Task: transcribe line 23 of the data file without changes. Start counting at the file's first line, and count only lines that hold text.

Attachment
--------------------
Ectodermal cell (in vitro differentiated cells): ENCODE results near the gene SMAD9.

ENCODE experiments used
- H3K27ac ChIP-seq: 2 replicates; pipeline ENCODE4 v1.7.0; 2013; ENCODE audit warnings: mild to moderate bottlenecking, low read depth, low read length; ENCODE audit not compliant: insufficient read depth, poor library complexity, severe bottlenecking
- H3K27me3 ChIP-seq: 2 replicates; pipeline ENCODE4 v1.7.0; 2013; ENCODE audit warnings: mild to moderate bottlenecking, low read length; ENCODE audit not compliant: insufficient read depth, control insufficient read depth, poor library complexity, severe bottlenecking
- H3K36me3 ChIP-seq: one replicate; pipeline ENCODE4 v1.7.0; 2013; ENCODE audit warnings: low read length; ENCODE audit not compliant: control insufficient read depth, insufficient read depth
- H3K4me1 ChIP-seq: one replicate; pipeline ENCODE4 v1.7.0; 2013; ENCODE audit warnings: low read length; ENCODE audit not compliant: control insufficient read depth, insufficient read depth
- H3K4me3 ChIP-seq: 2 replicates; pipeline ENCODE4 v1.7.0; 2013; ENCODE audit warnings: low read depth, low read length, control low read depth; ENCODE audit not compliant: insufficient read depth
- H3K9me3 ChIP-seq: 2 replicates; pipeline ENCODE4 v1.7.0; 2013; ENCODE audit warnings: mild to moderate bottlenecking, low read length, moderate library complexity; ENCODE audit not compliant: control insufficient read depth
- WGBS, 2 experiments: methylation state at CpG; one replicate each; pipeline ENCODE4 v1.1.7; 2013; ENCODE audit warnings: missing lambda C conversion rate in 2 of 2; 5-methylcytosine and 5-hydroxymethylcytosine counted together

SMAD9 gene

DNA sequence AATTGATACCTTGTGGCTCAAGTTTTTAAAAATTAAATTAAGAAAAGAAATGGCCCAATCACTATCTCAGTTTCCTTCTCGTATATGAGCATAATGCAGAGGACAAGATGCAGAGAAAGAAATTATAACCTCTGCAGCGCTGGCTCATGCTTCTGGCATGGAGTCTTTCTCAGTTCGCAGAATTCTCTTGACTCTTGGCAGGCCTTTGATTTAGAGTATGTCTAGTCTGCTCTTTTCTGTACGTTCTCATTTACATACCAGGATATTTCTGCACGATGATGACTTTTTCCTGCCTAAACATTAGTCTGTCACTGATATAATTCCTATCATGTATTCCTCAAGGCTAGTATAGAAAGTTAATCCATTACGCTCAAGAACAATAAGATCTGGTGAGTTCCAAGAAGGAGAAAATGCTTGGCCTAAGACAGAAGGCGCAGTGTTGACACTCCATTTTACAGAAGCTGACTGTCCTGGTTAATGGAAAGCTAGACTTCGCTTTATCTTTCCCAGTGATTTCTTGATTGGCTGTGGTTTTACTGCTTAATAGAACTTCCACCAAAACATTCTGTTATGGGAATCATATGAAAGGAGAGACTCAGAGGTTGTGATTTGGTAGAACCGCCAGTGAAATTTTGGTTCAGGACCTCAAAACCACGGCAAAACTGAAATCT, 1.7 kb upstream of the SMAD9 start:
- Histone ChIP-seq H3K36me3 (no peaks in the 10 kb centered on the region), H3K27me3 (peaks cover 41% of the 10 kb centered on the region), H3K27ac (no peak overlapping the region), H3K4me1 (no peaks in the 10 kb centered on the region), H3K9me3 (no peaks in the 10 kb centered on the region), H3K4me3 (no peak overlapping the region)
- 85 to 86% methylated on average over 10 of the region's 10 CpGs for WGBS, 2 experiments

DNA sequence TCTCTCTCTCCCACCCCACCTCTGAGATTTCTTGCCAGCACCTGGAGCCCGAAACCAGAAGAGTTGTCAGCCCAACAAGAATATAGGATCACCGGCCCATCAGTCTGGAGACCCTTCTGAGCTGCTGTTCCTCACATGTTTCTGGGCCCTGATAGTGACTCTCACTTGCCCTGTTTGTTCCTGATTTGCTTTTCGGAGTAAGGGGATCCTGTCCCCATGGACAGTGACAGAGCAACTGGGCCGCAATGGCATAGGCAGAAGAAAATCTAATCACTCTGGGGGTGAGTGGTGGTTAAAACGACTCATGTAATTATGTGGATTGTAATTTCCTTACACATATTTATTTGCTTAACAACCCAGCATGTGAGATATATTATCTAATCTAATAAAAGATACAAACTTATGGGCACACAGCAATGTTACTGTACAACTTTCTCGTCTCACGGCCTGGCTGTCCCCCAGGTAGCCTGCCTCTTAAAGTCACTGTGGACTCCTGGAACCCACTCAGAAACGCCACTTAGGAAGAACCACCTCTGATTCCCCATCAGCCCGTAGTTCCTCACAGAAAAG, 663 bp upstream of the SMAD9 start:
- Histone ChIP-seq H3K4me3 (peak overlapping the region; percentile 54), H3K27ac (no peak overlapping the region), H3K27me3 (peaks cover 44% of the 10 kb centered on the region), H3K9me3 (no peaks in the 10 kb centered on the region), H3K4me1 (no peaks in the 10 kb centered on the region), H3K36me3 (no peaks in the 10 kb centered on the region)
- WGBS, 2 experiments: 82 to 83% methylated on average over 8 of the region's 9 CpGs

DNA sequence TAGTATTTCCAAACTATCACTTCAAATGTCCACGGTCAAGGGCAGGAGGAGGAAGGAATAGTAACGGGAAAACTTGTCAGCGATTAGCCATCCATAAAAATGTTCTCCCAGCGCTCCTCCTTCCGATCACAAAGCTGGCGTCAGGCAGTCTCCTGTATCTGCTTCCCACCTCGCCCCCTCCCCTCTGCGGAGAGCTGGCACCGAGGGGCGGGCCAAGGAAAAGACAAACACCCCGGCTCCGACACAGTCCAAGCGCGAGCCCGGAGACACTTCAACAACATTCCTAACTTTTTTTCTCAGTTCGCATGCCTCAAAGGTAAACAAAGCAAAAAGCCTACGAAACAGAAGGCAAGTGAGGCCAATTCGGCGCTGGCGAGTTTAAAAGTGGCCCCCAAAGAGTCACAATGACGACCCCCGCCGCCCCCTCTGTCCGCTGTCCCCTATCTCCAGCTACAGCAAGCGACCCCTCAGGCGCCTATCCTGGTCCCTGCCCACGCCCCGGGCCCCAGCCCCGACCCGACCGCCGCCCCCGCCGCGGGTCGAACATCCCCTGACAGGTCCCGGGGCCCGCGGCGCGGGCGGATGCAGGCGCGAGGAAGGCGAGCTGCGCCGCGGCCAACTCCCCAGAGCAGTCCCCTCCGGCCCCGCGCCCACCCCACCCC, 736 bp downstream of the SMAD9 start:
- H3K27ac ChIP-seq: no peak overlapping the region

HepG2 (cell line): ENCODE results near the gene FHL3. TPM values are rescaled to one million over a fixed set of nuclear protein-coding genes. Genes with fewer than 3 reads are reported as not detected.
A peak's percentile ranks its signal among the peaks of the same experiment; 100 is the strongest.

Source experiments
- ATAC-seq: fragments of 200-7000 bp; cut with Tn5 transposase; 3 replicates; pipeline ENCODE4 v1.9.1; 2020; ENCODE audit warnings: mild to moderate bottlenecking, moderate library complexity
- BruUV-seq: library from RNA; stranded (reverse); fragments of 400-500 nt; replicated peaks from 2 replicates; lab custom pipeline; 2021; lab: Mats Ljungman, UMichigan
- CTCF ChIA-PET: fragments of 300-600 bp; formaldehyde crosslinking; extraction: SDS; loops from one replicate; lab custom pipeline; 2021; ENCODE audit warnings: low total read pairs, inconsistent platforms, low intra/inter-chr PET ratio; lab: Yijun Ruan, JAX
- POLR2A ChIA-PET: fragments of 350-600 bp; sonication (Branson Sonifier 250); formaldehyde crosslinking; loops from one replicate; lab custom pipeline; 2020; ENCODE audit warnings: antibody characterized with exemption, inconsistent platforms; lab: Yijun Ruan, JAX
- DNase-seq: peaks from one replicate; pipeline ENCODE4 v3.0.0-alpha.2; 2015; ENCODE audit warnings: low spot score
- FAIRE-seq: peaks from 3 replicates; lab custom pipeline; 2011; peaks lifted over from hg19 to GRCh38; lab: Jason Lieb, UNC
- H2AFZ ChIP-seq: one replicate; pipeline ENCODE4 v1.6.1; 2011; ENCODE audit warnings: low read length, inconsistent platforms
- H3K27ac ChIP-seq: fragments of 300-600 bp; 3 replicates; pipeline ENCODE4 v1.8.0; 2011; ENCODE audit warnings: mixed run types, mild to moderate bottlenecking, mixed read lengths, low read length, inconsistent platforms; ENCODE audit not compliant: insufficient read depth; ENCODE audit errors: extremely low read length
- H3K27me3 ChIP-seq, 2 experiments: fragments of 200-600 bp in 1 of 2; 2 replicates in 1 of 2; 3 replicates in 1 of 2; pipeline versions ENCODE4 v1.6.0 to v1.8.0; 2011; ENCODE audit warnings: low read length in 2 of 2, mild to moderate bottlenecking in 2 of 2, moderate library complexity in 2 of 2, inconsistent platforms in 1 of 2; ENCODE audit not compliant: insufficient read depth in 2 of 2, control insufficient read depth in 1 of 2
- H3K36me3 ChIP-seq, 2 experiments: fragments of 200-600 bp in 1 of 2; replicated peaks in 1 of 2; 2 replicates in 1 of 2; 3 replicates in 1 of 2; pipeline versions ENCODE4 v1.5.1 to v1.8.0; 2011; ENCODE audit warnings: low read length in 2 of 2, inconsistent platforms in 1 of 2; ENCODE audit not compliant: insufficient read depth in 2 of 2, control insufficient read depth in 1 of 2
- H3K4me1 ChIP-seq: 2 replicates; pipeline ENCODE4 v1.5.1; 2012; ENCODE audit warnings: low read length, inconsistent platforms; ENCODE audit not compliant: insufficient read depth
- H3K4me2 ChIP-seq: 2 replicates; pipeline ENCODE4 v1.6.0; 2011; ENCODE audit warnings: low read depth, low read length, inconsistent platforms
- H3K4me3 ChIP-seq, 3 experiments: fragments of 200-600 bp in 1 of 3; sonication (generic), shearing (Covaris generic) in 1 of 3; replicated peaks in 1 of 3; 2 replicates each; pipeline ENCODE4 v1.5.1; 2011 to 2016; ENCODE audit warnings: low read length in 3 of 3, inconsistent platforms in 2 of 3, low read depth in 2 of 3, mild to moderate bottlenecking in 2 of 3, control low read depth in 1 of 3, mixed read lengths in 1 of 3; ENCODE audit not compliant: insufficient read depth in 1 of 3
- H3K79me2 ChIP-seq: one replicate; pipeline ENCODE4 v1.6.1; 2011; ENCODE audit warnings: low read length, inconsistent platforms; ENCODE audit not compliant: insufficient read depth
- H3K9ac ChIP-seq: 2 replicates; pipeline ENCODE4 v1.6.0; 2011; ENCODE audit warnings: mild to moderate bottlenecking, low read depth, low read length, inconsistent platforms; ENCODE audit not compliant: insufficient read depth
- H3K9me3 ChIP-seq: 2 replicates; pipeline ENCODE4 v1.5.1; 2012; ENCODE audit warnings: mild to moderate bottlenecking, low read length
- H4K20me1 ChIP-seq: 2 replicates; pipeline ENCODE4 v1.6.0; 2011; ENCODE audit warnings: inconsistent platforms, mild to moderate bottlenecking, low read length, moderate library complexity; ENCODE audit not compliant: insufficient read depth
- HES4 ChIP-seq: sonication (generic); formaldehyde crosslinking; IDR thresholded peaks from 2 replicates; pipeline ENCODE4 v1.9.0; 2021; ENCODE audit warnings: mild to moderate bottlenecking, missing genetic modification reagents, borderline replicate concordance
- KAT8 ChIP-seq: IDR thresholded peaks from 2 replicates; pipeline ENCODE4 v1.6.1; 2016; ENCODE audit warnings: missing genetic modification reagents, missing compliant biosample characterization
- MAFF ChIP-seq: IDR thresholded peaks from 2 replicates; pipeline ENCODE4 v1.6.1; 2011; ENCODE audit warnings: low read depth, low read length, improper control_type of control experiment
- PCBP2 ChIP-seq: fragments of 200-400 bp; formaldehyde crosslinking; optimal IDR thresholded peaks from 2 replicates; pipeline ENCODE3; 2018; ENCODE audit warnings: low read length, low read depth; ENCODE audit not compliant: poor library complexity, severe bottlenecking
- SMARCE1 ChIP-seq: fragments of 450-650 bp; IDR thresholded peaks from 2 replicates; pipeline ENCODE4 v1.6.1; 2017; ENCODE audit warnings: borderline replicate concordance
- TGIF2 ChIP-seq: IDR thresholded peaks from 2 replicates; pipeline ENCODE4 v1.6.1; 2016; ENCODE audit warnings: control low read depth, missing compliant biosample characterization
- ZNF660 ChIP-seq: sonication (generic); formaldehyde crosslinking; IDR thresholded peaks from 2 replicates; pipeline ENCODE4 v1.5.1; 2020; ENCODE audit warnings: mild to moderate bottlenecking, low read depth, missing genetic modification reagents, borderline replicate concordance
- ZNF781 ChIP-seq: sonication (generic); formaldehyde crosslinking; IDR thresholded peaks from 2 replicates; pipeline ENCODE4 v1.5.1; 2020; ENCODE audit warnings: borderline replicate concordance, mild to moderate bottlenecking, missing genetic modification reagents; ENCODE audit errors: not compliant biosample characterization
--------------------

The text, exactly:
- BruUV-seq: library from RNA; stranded (reverse); fragments of 400-500 nt; replicated peaks from 2 replicates; lab custom pipeline; 2021; lab: Mats Ljungman, UMichigan